Posts from — August 2009
Sounds like a pretty fun way to live life, walking the earth like Caine from Kung Fu, except doing Brazilian jiu-jitsu.
August 31, 2009 No Comments
As I noted a couple days ago, the UFC expects to hold its first-ever fight card in Vancouver in June of next year with Montreal’s Georges St. Pierre, the current welterweight champion, as the headliner. MMA is not currently sanctioned in Vancouver, or B.C. for that matter, but UFC president Dana White is confident it will happen in the next four months.
The promoter already has the support of Vancouver mayor Gregor Robertson and the Aquilini family, which owns the 19,000-seat GM Place and the NHL franchise Canucks. And while White was in Portland, Oregon, prepping for the Couture vs. Nogueira card, UFC executive vp Lawrence Epstein, UFC regulation czar Marc Ratner, the former Nevada State Athletic Commission executive director, and a crew of lawyers were in Vancouver to meet with BC Attorney General Michael de Jong, the Vancouver Athletics Commission and other city officials to help smooth the way. UFC officials will also be taking their case before federal politicians in Ottawa.
Their case is pretty simple. The sport’s gone mainstream and it’s a license to print money for anyone involved. Roughly 15-20 percent of the company’s business comes from Canada, making the Great White North the biggest per capita consumer of MMA.
The UFC’s two Montreal events, UFC 83 and UFC 97, were both record-setting in terms of attendance, gate and economic spinoffs (estimated at close to $50 million for a single UFC weekend), and it’s easy to imagine a similar reception from Canada’s third-largest city. Add to that the possibility of the UFC holding a fan expo to coincide with the card. The UFC’s inaugural expo – held over the UFC 100 weekend in Las Vegas – drew 40,000 fans and required 150,000 square feet of convention space.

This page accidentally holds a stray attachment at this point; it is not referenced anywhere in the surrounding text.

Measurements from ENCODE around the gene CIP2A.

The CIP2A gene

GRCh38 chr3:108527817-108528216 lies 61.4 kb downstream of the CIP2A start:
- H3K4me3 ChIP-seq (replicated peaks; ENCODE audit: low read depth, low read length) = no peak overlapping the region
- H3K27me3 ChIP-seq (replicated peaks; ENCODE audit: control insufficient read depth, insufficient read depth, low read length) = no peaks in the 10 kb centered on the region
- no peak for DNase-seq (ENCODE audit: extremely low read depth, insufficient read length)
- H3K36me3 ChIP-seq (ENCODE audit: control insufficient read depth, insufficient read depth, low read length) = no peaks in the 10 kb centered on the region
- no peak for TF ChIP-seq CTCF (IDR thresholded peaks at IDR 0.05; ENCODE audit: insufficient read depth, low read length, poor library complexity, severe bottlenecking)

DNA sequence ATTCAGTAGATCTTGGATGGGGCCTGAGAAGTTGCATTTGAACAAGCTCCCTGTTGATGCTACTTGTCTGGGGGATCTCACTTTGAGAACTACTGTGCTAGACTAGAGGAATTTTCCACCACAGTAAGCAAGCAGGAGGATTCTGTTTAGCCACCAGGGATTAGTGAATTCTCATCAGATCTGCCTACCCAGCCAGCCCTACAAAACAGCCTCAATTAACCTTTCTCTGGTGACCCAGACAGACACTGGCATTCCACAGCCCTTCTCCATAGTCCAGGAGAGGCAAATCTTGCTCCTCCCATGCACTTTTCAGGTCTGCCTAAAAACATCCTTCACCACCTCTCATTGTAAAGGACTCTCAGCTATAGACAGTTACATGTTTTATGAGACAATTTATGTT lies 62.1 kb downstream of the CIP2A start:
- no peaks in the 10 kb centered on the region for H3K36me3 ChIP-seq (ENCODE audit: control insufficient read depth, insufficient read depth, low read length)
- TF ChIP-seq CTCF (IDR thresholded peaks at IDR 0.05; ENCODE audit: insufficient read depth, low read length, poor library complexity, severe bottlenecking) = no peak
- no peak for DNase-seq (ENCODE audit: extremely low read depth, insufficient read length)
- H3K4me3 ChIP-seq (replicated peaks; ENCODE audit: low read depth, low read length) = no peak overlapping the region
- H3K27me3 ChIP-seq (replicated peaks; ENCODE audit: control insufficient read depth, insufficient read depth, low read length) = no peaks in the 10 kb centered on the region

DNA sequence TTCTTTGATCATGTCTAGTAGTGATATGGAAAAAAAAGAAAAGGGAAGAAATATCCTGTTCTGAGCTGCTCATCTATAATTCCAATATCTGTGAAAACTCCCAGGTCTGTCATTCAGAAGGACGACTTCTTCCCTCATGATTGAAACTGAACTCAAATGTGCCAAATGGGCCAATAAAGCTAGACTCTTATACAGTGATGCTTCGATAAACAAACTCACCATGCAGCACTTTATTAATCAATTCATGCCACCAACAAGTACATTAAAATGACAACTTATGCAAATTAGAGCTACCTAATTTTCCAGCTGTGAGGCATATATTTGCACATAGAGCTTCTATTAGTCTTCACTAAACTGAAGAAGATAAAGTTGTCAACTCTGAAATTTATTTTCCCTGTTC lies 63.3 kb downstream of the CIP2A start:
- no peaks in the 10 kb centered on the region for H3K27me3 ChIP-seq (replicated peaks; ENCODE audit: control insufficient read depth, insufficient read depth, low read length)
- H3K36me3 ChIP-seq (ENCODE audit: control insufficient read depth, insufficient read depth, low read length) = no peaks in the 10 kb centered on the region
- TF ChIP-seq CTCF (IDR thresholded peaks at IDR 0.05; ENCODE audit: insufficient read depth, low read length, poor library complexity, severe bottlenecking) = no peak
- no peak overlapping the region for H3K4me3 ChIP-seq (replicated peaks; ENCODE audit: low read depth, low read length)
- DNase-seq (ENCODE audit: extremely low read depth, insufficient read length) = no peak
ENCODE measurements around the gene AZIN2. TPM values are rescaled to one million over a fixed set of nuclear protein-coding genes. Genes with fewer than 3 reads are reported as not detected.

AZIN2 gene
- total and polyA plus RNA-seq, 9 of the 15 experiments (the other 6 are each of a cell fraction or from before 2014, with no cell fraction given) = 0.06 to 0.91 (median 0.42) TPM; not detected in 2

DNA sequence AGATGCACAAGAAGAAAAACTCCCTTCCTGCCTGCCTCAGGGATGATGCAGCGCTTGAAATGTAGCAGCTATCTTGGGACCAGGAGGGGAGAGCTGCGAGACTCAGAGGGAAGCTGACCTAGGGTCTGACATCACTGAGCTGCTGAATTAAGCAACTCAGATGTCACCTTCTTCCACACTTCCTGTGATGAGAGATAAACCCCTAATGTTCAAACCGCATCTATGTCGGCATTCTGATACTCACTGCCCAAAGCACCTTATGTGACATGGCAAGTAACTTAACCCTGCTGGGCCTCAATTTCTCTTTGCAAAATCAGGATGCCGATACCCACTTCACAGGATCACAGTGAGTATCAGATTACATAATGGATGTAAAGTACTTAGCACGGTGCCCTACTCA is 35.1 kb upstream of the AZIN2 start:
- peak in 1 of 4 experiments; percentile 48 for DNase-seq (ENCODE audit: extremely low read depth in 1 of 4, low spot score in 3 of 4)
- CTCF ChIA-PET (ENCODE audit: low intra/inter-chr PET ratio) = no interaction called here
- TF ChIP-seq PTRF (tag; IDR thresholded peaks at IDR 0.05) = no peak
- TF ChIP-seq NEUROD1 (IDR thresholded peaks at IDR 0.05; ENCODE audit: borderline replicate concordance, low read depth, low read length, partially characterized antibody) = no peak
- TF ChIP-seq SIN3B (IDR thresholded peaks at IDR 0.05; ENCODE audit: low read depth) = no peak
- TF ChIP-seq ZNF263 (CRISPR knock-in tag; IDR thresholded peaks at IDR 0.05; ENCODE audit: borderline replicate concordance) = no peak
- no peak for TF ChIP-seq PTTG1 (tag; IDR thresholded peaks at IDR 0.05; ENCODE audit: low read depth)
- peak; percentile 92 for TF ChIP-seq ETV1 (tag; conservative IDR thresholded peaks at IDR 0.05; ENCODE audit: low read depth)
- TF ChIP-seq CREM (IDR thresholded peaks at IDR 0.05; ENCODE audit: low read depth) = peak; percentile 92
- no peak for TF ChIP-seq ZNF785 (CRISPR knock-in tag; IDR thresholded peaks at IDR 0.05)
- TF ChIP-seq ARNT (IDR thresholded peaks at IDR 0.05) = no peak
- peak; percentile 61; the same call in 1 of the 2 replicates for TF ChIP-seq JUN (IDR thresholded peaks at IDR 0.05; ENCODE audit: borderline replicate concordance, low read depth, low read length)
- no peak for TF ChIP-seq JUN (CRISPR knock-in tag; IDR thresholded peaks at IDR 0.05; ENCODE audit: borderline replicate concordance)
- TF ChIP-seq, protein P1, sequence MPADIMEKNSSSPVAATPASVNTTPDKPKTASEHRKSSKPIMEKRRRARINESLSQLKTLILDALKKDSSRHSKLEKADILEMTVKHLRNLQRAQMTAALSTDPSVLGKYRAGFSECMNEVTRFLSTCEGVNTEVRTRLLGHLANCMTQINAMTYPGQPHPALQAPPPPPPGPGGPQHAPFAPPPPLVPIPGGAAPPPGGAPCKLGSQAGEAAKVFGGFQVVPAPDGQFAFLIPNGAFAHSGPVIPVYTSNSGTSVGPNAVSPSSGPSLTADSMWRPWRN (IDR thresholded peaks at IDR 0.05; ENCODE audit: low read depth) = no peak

So, what city wouldn’t want to reap those kinds of benefits? We already know about the stonewalling in Ontario, despite the Rogers Communications giant being on board and the fact that underground fights are already being held on Indian reserves.
And Vancouver is similarly aligned. How else to explain a ridiculously one-sided story in Monday’s The Province newspaper with the inflammatory headline No to MMA: ‘It was the most uncivilized thing I have ever seen’.
Here the first gems from the story:
“From politicians to seniors to teachers, those opposed to the combat sport say it’s barbaric and ultra-violent, sending children the wrong message and glorifying violence at a time when Vancouver is trying to stop the growth of gangs.”
I won’t even go into the lame-brained implication the story makes by connecting MMA to gangs. I will say that the very next paragraph of the piece is a quote from one of those very critics, a random 80-year-old North Vancouver resident, who supplies the latter half of the story’s headline. I’m not sure the senior set is exactly the UFC’s demographic unless there’s a cage match involving Matlock and the old doll from Murder She Wrote.
Then, the writer looked around for someone in the martial arts community to comment and decides an aikido instructor would provide the right context and tone (namely to slam MMA). Aikido is one of the gentlest of all martial arts, with very little in terms of offensive techniques or competitive applications. It’s an art, in the truest sense. And the aikido instructor, Joel Posluns, says MMA has none of the honour emphasized in traditional martial arts and “reinforces the absolute worst part of our nature.”
I’m quite familiar with aikido and certainly it’s vastly different from any of the martial arts incorporated into MMA. But he’s a bit delusional, shortsighted, forgetful or ill-informed if he thinks that aikido or any other martial art wasn’t borne out of a need to beat up another person, whether in self defence or not. It’s quite easy to throw around glowing terms like honour when discussing the measured and rigid traditions of an art that is studied strictly within the confines of the modern dojo. Honour is not about the art but the artist, and the meeting of two warriors, whether on a 17th century Japanese battlefield or a 21st century octagon, is little different. A code exists and is adhered to and is respected.
And besides, has Posluns never watched a Steven Seagal movie? He’s responsible for popularizing aikido by using the “gentle” techniques in the most violent, limb-bending manner possible. People who train in glass dojos shouldn’t throw stones, especially if they’re stones they don’t really possess. Just a though.